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How businesses can prepare for climate change risk in 2019

  •  - By Dakota Murphey

    A recent Global Risks Report published by the World Economic Forum (WEF) identifies climate change as the top risk to businesses, predicting that we are heading for an environmental catastrophe.

    Despite US President Donald Trump proclaiming climate change as a hoax (he even dismissed his own administration’s devastating climate change report), overwhelming scientific evidence suggests global warming is very real.

    NASA reports that “the scientific evidence for warming of the climate system is unequivocal.” As a result, we are experiencing extreme weather conditions all over the world in the form of heatwaves, droughts, storms, hurricanes and floods. Sea levels are rising and ocean acidification is occurring due to excessive carbon dioxide in the atmosphere.

    Alison Martin, Group Chief Risk Officer at Zurich Insurance Group writes that “risks are intensifying, but the collective will to tackle them appears to be lacking.” Time have also recently reported on the fact that governments are failing their citizens on climate change.

    We can’t ignore the fact that global natural disasters caused $160 billion worth of damage and claimed 10,400 lives in 2018. Businesses, it seems, understand this better.

    Business and climate change

    Reducing emissions is imperative. This can only be achieved if we change our behaviour. Individuals can choose to consume from environmentally responsible businesses, but individual behaviour is just a small piece of the pie. Corporations must take responsibility for curbing industrial emissions.

    Negative workplace culture has enabled scandalous business malpractice, but a seismic shift towards socially responsible business is taking place.

    In 2017 WEF reported that an alliance of global CEOs have called for greater disclosure of climate-related financial risks and recognised that climate change isn’t just an environmental issue, but also a business one.

    Millennials, already the largest segment in the global workforce, are a beacon of hope. Geoff Dembicki in his book Are we Screwed? paints a hopeful picture of the future with climate-conscious Millennials opting for meaningful lives over unethical business.

    Understanding climate change risks

    A group of American academics (Howard Kunreuther, Robert Hartwig and Keith Gilless) recently debated how communities can better prepare for disasters in 2019.

    Hartwig argues that the area suffering damage from wildfires in California will take at least a decade to recover with rebuilding becoming slower and more expensive. The three experts agree that natural disasters will increase in frequency and severity, and that government, businesses, communities and individuals need to prepare now.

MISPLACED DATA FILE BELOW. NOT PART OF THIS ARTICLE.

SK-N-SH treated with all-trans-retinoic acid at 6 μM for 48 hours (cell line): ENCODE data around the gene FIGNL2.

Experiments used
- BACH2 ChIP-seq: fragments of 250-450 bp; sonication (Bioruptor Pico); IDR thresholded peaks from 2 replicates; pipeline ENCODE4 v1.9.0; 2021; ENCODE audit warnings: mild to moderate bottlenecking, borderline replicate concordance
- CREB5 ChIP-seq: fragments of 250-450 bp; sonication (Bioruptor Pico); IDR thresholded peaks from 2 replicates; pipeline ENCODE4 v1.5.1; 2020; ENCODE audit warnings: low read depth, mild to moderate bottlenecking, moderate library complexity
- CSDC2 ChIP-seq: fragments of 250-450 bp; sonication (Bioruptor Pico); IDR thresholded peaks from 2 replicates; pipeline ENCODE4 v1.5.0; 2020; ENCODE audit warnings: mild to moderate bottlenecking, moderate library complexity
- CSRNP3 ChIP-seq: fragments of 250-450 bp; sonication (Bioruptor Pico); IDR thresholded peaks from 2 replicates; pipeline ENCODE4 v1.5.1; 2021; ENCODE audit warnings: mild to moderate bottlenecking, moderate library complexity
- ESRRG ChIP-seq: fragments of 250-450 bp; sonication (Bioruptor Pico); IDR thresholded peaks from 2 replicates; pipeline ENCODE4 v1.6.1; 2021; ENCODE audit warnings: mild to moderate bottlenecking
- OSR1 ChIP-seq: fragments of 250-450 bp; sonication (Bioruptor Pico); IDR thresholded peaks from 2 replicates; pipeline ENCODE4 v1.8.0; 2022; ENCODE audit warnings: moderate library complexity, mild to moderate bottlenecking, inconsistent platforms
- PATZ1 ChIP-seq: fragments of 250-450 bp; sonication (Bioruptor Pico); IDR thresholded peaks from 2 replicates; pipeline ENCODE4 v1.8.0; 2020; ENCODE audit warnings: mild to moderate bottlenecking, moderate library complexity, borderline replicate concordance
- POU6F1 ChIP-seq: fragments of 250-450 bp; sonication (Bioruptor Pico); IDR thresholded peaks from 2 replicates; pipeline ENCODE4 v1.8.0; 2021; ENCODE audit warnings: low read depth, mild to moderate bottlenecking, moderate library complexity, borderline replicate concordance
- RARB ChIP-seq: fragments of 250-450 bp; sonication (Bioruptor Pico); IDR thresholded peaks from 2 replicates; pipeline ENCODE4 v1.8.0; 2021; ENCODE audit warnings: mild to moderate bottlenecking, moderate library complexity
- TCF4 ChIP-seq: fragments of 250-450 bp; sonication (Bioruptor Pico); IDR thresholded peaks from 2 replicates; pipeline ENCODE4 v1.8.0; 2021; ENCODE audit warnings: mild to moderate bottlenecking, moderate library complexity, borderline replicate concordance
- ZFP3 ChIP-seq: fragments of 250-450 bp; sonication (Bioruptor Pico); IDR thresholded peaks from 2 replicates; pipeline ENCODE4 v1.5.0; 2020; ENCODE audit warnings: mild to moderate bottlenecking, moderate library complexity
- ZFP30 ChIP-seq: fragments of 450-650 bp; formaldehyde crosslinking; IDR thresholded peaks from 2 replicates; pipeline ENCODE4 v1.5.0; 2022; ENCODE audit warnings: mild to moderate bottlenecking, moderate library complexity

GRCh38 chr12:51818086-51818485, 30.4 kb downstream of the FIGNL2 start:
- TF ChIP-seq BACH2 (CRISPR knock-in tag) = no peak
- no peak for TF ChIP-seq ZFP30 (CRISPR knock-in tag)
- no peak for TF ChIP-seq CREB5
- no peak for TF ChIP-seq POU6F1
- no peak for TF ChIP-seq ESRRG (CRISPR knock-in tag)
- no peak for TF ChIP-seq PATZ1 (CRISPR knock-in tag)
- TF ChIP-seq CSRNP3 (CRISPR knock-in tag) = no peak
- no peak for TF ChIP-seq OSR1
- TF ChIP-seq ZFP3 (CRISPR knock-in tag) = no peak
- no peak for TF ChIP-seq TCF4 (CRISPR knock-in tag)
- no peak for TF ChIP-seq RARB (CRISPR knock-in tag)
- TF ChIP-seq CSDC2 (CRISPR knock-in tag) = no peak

Property insurance requires a long-term adjustment process and the built environment must be made more resilient.

    What exactly are the climate change risks to business?

    A review of the US’s Fourth National Climate Assessment named an increase in natural disasters such as wildfires and hurricanes, possible breakdowns in logistics infrastructure, shifts in resource availability and volatile trading relationships as possible risks to business supply chains. More extreme weather and rising sea levels will play havoc with business logistics.

    Last year, 13 US federal agencies offered stark warnings about the consequences of climate change, predicting it will knock as much as 10 per cent off the US economy.

    The agencies report, the Fourth National Climate Assessment, states that “Without substantial and sustained global mitigation and regional adaptation efforts, climate change is expected to cause growing losses to American infrastructure and property and impede the rate of economic growth over this century.”

    Greater action required

    Climate risk awareness and risk assessment varies across companies, industry sectors and countries. Speaking to Risk Management Magazine, Don Reed, from sustainability consultancy Anthesis Group, said, “While climate risk may be climbing up the board’s risk agenda, it still does not come anywhere close to cyberrisk in terms of executive consideration”.

    Reed believes that investors, however, will ensure that the risk is not ignored. “In many cases, institutional investors are taking a longer-term view of corporate performance and risk than the companies they invest in are”.

    There needs to be more integration of climate risk-assessment into business strategy. US federal agencies suggest a greater focus on adaption activities, including financial risk reporting, development of engineering standards, military planning, and disaster risk management. 

    Governments, businesses and individuals have a responsibility to do more to future-proof our planet. While the forecast is bleak there is plenty businesses can do to start addressing climate change risks.

    Powerful global businesses must step up. Those most likely to be affected by climate change are the poorest and most vulnerable. Governments must legislate to hold businesses accountable.

    Dakota Murphey has a wealth of experience in business management and has previously worked as a business growth consultant for over 10 years. She now enjoys sharing her knowledge through her writing and connecting with other like-minded professionals. Find out what else she's been up to on Twitter: @Dakota_Murphey

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